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Unformatted text preview: Estimating Equations in Excel EEP 162: Water Resource Economics 1 Steps in Estimating Demand Curves 1. Economic Theory (a) Model: Need framework for estimating demand for inputs. i. What is the question you are trying to address? What is the story you want to tell. Data analysis is only a tool to help tell your story. Economic theory is the vocabulary for telling the story. ii. What do you assume about firm behavior and preferences? Assume a functional form for their production, such as Cobb Douglas or CES. Use profit maximization or cost minimiza tion to obtain input demand functions. (b) What variables are important? (c) Use theory to guide your data collection and data analysis. You may not be able to do exactly what theory prescribes. 2. Data (a) Obtain data: Find data for the variables you need based on the oretical framework. Decide whether you need time series or cross sectionsometimes you don’t have a choice. (b) Become familiar with your data. i. Compute summary statistics. ii. Check for outliers or missing data. 1 iii. Check if the outliers or missing data are random. (c) Select a functional form for your regression based on: i. Economic theory: What does your theory say about the rela tionship between variables? ii. Statistical theory: What does your data say about the rela tionship between the variables? (d) Manipulating data: Data available may not be exactly the data you need in the theoretical model. You may need to rescale or transform data to fit your model. i. Use available data as proxies. Justify why data are good prox ies. For example, suppose you would like to estimate demand for outdoor residential water but data are not available for outdoor residential water use. Do you give up? You can use available data as a proxy for outdoor water use, such as size of landscape, time of use (both during the day and during the...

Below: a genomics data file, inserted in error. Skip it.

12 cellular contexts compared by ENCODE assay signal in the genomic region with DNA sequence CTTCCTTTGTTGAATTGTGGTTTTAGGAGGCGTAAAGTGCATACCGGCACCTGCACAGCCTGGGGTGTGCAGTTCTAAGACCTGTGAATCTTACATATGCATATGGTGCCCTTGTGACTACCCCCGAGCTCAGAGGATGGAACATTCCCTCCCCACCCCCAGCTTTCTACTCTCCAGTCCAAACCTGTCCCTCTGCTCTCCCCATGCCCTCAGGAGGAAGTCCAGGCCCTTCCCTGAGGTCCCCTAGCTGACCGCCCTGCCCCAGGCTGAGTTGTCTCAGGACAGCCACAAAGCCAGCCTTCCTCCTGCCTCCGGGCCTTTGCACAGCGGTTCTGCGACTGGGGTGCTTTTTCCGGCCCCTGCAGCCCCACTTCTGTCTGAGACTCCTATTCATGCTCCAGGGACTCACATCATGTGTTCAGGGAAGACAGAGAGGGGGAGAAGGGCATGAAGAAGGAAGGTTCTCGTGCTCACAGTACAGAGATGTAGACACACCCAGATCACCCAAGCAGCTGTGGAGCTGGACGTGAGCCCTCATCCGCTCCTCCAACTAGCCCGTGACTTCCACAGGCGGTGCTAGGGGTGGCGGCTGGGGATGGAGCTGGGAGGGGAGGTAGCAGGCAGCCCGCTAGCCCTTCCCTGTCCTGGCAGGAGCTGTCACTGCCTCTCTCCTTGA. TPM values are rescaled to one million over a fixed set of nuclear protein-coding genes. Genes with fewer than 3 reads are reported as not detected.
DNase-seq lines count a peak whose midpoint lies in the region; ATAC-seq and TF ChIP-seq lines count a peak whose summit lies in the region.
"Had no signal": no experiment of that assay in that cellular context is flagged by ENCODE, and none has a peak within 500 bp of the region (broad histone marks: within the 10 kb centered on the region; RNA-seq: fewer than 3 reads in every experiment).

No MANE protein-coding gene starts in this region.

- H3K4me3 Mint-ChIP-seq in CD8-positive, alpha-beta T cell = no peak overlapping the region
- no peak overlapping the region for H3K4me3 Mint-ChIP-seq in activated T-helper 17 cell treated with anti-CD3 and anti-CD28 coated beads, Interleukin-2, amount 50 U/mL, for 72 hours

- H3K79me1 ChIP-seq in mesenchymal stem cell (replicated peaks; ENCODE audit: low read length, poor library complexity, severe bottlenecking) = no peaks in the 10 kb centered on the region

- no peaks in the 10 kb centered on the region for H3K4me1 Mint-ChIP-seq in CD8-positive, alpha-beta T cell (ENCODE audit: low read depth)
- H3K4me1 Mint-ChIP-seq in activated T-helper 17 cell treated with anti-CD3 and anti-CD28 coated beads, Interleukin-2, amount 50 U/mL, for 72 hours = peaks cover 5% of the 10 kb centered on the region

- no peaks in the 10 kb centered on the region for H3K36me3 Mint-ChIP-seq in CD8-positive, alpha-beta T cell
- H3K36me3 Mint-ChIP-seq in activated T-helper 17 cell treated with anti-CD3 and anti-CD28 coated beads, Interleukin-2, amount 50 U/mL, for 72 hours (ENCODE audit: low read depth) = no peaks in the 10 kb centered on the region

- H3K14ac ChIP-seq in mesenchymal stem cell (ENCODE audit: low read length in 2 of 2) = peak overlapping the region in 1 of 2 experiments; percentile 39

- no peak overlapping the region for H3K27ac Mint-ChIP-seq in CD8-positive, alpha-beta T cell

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This note was uploaded on 08/01/2008 for the course ECON 162 taught by Professor Hanemann during the Spring '07 term at University of California, Berkeley.
 Spring '07
 HANEMANN
 Economics

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